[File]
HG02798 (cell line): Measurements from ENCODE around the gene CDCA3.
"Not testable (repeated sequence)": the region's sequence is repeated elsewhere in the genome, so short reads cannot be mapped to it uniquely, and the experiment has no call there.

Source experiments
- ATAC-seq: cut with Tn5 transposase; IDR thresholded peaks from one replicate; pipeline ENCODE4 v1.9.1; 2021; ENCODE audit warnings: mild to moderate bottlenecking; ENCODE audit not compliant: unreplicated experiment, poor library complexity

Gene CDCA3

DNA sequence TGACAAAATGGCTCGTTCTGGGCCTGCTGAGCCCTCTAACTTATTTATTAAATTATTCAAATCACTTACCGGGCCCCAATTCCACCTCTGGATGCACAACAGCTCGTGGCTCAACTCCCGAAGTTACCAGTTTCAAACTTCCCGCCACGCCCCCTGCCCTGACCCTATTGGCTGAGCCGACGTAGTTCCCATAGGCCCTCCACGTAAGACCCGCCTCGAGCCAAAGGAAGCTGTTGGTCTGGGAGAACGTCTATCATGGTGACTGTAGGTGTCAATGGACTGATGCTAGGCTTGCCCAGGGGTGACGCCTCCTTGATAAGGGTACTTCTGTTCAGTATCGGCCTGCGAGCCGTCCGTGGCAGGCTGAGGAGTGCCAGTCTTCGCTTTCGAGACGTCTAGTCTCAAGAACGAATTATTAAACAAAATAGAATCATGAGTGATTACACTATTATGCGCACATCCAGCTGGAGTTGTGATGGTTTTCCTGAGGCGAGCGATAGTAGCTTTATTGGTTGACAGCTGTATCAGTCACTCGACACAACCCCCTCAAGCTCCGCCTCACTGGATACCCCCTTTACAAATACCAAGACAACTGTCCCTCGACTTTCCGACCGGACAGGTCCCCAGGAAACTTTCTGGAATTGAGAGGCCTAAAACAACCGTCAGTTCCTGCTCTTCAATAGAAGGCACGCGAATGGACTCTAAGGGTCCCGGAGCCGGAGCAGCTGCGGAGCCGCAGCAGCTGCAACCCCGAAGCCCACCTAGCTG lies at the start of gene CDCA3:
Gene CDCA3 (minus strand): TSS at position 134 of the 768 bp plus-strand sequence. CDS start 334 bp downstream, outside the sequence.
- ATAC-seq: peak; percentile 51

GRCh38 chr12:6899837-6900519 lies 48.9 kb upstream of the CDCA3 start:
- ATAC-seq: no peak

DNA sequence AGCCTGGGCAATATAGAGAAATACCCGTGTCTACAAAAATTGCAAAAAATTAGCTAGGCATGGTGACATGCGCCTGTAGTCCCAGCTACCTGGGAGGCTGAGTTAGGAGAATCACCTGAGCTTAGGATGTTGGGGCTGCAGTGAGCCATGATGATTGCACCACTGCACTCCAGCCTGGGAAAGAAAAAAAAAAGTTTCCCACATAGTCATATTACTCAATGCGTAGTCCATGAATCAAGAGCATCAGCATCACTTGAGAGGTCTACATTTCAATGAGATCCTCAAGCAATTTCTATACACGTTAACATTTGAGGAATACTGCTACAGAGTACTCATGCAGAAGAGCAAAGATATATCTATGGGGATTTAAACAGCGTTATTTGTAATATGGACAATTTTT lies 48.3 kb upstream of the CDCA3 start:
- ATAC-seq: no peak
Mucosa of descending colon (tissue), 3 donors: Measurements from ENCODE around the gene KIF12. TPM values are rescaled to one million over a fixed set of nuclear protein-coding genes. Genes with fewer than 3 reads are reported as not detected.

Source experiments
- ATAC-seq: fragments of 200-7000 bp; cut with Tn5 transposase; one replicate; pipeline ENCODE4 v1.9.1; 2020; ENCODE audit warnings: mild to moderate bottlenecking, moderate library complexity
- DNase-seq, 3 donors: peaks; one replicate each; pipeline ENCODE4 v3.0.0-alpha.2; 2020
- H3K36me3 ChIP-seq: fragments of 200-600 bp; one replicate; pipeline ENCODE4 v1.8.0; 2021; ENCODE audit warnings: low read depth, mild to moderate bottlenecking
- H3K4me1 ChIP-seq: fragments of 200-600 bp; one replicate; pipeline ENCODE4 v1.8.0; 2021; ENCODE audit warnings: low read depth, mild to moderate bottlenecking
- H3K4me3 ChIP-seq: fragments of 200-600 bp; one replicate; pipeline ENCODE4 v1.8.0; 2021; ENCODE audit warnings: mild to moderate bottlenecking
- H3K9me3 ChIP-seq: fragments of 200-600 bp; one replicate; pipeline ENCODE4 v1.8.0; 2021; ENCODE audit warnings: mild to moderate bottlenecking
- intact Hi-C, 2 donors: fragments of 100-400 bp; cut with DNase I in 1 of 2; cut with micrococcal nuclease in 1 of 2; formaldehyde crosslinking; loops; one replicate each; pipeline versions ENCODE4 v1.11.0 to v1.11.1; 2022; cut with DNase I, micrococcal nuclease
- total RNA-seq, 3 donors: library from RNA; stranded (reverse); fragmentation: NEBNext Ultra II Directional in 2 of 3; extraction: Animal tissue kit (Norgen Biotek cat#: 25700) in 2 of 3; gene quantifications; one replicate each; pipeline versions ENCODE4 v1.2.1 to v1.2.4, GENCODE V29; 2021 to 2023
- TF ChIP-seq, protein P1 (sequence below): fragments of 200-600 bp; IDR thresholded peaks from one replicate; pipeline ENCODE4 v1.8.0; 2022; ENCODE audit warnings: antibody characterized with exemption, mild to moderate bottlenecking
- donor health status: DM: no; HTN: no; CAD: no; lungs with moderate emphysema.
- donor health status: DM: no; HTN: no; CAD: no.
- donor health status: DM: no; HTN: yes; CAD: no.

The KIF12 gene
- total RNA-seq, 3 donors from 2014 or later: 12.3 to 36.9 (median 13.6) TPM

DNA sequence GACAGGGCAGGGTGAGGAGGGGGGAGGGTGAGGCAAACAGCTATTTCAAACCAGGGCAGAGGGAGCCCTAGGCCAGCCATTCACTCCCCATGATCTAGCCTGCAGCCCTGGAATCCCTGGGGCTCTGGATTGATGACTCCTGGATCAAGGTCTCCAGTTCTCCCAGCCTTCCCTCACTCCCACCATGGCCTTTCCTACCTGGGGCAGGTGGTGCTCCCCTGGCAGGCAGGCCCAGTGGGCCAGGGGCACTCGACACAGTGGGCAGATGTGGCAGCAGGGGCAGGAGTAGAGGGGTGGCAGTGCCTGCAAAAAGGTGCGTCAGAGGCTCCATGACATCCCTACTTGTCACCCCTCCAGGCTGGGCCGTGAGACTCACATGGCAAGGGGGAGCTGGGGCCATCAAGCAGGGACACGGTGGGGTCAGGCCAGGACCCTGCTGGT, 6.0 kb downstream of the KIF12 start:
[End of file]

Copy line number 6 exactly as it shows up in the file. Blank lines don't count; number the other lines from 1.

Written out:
DNA sequence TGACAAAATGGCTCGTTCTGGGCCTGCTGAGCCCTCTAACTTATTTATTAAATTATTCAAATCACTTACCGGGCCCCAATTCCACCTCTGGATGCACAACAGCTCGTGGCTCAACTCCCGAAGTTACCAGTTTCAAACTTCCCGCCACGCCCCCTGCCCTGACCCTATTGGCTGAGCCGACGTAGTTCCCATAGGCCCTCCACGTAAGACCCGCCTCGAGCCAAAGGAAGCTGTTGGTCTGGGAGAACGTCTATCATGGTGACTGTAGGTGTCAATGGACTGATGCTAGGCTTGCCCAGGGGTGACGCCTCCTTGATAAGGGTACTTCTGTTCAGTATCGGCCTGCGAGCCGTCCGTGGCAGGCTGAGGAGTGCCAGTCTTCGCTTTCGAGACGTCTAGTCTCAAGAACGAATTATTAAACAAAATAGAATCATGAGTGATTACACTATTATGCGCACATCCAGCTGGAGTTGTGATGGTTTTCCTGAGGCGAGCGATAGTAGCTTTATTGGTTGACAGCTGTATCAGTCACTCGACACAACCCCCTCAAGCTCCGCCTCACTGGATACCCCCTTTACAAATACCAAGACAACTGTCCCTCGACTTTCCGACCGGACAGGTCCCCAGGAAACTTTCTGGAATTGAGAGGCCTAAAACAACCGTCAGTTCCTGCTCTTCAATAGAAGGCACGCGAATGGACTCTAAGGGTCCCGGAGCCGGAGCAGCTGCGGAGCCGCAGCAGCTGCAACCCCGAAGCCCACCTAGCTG lies at the start of gene CDCA3: